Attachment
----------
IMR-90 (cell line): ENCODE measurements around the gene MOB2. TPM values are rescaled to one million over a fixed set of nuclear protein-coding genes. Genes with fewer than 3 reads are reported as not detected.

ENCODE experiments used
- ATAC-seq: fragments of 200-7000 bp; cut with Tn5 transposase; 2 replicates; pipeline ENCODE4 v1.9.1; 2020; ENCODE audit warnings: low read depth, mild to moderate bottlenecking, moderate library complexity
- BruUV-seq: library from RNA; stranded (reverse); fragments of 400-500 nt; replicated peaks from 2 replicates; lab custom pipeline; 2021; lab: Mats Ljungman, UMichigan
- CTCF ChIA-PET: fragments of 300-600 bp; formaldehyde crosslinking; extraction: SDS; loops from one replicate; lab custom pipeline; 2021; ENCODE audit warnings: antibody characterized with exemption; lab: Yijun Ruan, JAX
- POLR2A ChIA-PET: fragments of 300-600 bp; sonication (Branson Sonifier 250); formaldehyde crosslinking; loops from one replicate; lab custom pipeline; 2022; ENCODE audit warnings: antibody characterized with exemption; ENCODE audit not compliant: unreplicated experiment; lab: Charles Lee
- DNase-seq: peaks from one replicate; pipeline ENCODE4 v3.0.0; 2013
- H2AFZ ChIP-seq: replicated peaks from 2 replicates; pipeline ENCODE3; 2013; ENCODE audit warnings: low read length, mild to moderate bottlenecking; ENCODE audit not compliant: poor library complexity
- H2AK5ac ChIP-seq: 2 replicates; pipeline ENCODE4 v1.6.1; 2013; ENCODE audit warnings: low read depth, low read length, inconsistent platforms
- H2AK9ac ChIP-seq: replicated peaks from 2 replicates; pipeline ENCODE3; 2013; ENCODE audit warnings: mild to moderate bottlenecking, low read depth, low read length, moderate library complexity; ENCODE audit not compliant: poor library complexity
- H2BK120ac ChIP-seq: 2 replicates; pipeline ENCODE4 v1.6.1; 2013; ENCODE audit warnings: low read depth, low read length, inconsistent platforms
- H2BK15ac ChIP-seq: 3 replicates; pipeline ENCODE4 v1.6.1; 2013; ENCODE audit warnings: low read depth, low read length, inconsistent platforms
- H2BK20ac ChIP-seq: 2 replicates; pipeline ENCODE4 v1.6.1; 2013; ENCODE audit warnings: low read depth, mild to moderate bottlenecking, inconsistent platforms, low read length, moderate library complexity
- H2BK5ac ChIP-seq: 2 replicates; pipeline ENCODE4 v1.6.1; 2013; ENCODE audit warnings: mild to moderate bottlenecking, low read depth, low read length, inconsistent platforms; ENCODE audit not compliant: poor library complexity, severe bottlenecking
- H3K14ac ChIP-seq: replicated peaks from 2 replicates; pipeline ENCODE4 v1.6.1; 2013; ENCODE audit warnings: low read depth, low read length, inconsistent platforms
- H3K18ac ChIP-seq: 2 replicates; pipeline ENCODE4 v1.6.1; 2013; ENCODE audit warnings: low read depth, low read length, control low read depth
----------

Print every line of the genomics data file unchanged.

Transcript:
IMR-90 (cell line): ENCODE measurements around the gene MOB2. TPM values are rescaled to one million over a fixed set of nuclear protein-coding genes. Genes with fewer than 3 reads are reported as not detected.

ENCODE experiments used
- ATAC-seq: fragments of 200-7000 bp; cut with Tn5 transposase; 2 replicates; pipeline ENCODE4 v1.9.1; 2020; ENCODE audit warnings: low read depth, mild to moderate bottlenecking, moderate library complexity
- BruUV-seq: library from RNA; stranded (reverse); fragments of 400-500 nt; replicated peaks from 2 replicates; lab custom pipeline; 2021; lab: Mats Ljungman, UMichigan
- CTCF ChIA-PET: fragments of 300-600 bp; formaldehyde crosslinking; extraction: SDS; loops from one replicate; lab custom pipeline; 2021; ENCODE audit warnings: antibody characterized with exemption; lab: Yijun Ruan, JAX
- POLR2A ChIA-PET: fragments of 300-600 bp; sonication (Branson Sonifier 250); formaldehyde crosslinking; loops from one replicate; lab custom pipeline; 2022; ENCODE audit warnings: antibody characterized with exemption; ENCODE audit not compliant: unreplicated experiment; lab: Charles Lee
- DNase-seq: peaks from one replicate; pipeline ENCODE4 v3.0.0; 2013
- H2AFZ ChIP-seq: replicated peaks from 2 replicates; pipeline ENCODE3; 2013; ENCODE audit warnings: low read length, mild to moderate bottlenecking; ENCODE audit not compliant: poor library complexity
- H2AK5ac ChIP-seq: 2 replicates; pipeline ENCODE4 v1.6.1; 2013; ENCODE audit warnings: low read depth, low read length, inconsistent platforms
- H2AK9ac ChIP-seq: replicated peaks from 2 replicates; pipeline ENCODE3; 2013; ENCODE audit warnings: mild to moderate bottlenecking, low read depth, low read length, moderate library complexity; ENCODE audit not compliant: poor library complexity
- H2BK120ac ChIP-seq: 2 replicates; pipeline ENCODE4 v1.6.1; 2013; ENCODE audit warnings: low read depth, low read length, inconsistent platforms
- H2BK15ac ChIP-seq: 3 replicates; pipeline ENCODE4 v1.6.1; 2013; ENCODE audit warnings: low read depth, low read length, inconsistent platforms
- H2BK20ac ChIP-seq: 2 replicates; pipeline ENCODE4 v1.6.1; 2013; ENCODE audit warnings: low read depth, mild to moderate bottlenecking, inconsistent platforms, low read length, moderate library complexity
- H2BK5ac ChIP-seq: 2 replicates; pipeline ENCODE4 v1.6.1; 2013; ENCODE audit warnings: mild to moderate bottlenecking, low read depth, low read length, inconsistent platforms; ENCODE audit not compliant: poor library complexity, severe bottlenecking
- H3K14ac ChIP-seq: replicated peaks from 2 replicates; pipeline ENCODE4 v1.6.1; 2013; ENCODE audit warnings: low read depth, low read length, inconsistent platforms
- H3K18ac ChIP-seq: 2 replicates; pipeline ENCODE4 v1.6.1; 2013; ENCODE audit warnings: low read depth, low read length, control low read depth